As explained above, the duty cycle of .the thyristor is that time during the respective positive and negative half cycles in which it conducts and equaling that time during which the power supply is applied to heating device L. In essence,

thyristor or triac TR comprises a gate circuit which activates heating device L when it is conducting, and deactivates heat ing device L when it is not conducting. Therefore, the longer the duty cycle of thyristor or triac TR, the longer the activation of heating device L and consequently the greater the amount of heat developed by the latter.

Thyristor or triac TR is essentially connected with other circuit elements as a relaxation oscillator, with diac D functioning as the trigger circuit therefor. Since the triac does not remove power from the control circuit after it is fired, resistor R2 is provided to limit control power. 7 7

With reference to FIG. 2, it will be noted that the resistances R, and R have been repositioned, with the sensor T now being in parallel to the condenser C, resulting in the adaptation of a negative temperature coefficient thermistor. The operation hereinafter defined with respect to FIG. 1 is thus modified to the extent that variation in component size is necessary and too, phase shift triggering varies, all within the scope of the basic concept.

OPERATION Whereas the operation is defined in terms of the preferred form, FIG. 1, the function as to the FIG. 2 concept is essentially the same.

The electronic heating control device functions in the following manner. When the alternating current signal is applied between inputs 1 and 2, the control circuit is enabled. The temperature selection means (a thermostat, possibly) and more particularly, variable resistor R1 is adjusted to select the desired temperature to be developed by heating device L. If the actual temperature output is lower than the selected temperature, temperature sensor T will have a resistance such that thyristor or triac Tr is fired at a corresponding time during the positive'and negative portions of the input signal. Therefore, the circuit of heating devicev L will be completed during the duty cycle of thyristor triac TR, and-it will eventually provide the selected temperature. When the selected temperature is reached, the resistance of temperature sensor T- will be such that triac TR will be biased to nonconduction. Then as the acsor T will decrease. This will cause thyristor or triac TR to be driven to conduction during the positive and negative portions 7 of the input signal to again cause heating element L to be activated. The duty cycle of the triac or thyristor TR will vary, depending upon the variance of the actual temperature from the selected temperature as determined by thesettingof variable resistor R1. That is, the greater the variance, the longer the duty cycle.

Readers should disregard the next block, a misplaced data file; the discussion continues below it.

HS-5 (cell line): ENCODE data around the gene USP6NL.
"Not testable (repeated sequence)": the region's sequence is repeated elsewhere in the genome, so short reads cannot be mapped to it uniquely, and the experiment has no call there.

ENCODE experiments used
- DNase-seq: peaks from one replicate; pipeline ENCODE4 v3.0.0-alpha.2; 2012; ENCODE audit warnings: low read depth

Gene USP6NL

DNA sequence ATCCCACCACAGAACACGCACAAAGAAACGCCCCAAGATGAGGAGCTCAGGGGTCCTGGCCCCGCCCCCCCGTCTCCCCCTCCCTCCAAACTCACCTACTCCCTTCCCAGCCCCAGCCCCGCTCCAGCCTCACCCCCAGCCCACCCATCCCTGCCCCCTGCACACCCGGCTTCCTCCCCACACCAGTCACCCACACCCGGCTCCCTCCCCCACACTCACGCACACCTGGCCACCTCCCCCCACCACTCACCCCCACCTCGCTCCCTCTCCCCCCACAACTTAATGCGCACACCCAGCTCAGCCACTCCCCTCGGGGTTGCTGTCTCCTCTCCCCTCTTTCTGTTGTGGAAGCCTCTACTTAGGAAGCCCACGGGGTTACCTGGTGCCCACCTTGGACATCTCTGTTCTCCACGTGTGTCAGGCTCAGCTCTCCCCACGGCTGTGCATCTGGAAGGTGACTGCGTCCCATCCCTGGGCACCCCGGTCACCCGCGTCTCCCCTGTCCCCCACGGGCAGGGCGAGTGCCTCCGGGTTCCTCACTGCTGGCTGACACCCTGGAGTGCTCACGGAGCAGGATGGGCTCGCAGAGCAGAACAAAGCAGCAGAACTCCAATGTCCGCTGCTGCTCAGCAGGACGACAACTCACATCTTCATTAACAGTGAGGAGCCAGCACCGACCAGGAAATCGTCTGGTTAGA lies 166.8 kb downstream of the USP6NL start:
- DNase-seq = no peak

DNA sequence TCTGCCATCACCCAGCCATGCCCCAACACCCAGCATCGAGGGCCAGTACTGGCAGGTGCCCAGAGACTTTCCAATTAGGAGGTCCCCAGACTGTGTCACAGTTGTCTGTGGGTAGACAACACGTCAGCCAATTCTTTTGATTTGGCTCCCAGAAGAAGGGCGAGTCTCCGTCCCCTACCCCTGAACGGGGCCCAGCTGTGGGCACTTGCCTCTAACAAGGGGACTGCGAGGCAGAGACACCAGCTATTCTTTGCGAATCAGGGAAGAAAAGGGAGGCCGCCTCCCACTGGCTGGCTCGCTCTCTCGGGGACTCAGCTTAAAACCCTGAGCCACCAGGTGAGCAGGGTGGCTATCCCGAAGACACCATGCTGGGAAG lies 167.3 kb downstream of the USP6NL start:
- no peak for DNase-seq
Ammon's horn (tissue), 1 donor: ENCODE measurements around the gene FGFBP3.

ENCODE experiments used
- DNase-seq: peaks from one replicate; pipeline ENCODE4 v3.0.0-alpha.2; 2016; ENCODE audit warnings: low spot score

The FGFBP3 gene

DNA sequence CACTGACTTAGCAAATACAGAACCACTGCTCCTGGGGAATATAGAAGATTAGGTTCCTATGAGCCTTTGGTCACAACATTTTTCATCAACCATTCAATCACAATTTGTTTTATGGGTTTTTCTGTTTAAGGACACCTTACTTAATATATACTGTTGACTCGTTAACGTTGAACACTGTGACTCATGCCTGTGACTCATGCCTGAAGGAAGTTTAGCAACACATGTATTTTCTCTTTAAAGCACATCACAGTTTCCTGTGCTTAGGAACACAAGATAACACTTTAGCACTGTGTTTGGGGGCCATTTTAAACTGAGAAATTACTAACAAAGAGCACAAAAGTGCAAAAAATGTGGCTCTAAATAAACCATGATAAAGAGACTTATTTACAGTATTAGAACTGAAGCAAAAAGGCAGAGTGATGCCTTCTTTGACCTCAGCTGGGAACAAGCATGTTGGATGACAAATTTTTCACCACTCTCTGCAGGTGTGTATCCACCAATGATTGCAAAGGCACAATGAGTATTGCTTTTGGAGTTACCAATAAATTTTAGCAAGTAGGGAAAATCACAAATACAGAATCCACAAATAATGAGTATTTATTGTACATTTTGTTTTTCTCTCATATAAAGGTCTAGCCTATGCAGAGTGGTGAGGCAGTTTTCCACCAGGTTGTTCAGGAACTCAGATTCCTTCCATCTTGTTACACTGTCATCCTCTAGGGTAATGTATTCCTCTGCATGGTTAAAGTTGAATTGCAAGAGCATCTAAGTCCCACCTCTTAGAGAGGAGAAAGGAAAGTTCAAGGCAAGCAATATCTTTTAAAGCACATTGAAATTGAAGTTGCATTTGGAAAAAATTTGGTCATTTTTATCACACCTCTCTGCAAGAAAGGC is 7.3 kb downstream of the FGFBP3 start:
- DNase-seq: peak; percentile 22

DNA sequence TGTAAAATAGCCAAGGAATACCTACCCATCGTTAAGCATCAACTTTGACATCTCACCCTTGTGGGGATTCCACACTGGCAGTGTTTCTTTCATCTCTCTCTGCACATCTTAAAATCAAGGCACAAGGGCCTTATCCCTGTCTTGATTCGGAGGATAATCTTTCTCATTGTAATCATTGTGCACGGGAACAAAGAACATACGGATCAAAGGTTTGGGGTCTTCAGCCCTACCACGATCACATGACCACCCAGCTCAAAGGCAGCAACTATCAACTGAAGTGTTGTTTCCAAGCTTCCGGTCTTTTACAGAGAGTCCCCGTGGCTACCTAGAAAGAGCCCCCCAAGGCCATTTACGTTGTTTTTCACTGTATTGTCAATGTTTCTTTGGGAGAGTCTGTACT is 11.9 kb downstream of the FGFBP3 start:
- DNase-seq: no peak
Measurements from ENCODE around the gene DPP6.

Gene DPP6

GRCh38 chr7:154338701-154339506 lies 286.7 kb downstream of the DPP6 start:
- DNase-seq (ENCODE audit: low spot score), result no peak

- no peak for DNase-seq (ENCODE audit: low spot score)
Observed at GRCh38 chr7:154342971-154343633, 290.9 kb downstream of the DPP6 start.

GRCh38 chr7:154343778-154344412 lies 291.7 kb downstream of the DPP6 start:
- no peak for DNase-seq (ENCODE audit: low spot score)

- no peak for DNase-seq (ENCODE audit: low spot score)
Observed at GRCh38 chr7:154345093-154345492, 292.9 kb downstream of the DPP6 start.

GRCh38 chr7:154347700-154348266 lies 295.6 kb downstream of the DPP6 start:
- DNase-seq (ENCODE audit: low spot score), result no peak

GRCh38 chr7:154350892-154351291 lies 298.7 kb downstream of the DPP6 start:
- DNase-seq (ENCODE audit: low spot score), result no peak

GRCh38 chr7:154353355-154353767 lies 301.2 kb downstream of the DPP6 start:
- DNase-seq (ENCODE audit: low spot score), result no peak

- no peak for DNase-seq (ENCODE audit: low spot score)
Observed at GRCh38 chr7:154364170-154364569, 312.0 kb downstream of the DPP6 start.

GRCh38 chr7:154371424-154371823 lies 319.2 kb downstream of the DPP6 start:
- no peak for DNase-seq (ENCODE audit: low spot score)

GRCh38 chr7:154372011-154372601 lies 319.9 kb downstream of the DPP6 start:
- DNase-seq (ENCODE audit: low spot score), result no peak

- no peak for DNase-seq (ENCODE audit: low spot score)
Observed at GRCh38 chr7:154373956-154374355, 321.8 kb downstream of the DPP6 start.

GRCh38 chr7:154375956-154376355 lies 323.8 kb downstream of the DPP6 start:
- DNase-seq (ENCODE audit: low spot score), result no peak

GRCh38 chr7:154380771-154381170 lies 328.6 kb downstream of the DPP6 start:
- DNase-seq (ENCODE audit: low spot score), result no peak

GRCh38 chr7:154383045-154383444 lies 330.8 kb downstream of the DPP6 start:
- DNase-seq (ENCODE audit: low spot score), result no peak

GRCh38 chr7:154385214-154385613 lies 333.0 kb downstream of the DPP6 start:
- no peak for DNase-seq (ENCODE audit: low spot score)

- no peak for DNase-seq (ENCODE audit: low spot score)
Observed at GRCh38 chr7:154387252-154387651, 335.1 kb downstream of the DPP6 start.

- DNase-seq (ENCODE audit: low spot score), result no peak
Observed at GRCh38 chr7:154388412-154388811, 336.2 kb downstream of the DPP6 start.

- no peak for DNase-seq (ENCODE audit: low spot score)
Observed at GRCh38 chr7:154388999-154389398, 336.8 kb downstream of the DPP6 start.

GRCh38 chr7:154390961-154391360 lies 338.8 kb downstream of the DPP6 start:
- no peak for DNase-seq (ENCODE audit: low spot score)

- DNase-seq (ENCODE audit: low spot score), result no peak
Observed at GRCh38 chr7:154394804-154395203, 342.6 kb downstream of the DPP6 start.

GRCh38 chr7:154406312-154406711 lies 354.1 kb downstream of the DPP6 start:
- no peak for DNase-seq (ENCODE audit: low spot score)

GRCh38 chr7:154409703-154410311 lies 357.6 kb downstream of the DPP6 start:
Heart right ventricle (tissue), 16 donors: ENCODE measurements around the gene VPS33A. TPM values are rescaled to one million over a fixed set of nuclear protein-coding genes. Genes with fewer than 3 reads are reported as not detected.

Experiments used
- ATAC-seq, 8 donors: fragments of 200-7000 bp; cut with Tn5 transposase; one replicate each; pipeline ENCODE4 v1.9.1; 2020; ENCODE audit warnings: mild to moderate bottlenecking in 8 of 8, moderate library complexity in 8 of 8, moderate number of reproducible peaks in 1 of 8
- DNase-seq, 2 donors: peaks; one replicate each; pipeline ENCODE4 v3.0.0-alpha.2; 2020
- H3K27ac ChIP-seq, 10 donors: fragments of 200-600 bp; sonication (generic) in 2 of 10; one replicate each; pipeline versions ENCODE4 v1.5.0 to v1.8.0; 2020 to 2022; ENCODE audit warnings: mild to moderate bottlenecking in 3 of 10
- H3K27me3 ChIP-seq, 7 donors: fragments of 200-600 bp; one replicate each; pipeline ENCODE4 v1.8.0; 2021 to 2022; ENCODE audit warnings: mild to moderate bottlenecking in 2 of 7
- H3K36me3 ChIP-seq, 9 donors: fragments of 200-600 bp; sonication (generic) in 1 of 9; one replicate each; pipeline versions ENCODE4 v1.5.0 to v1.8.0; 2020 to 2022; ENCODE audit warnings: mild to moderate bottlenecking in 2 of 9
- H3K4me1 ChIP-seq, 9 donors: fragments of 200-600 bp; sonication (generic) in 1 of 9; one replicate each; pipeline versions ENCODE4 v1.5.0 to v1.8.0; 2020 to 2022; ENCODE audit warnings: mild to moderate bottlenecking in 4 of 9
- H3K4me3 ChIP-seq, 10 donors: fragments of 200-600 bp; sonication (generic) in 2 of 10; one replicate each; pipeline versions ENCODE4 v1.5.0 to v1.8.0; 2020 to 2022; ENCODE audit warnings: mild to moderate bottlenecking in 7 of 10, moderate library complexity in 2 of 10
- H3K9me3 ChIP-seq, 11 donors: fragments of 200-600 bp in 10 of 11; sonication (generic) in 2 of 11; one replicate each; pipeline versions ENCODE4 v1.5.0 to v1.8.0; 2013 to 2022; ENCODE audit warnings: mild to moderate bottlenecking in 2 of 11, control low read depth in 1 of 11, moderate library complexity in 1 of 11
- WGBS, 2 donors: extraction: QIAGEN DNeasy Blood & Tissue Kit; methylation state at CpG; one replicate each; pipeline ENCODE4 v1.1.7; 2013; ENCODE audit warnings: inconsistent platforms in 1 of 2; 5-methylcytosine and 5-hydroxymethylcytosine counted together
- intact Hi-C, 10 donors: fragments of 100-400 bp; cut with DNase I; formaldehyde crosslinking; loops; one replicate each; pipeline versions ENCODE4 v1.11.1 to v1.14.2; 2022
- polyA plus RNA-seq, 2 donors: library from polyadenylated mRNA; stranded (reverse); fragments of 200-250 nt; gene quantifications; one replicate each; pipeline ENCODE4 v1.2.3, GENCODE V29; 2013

If the temperature of temperature sensor T again increases in response to the rise in actual temperature, thereby increasing its resistance, the duty cycle of thyristor or tric TR will decrease and will fall to zero when the actual temperature reaches the selected temperature. The cycle described above thus repeats itself, and the actual temperature is maintained substantially constant and equal to the selected temperature.

Thus the heating control circuit will maintain the actual temperature relatively constant at the selected temperature, especially since the triac responds rapidly to variations in its gate input. Further, it is particularly advantageous for the use disclosed because of its low power consumption and minimum number of elements, thereby minimizing critical space requirements.

If the selected temperature as determined by the setting of B. a thyrist0r between said terminals comprising a triac and triac TR, and increasin the resistance value of resistor R1 will decrease the desired se ected temperature and hence the duty cycle of thyristor or triac TR.

Of course, an on-ofi switch, overload protection device, and an indicator light (not shown) may be provided for use in conjunction with the described control circuit. These are not shown because they are conventional in the art. Further a potentiometer may be substituted for variable resistor R1, and a negative temperature coefficient thermistor may be used with appropriate changes in other circuit elements.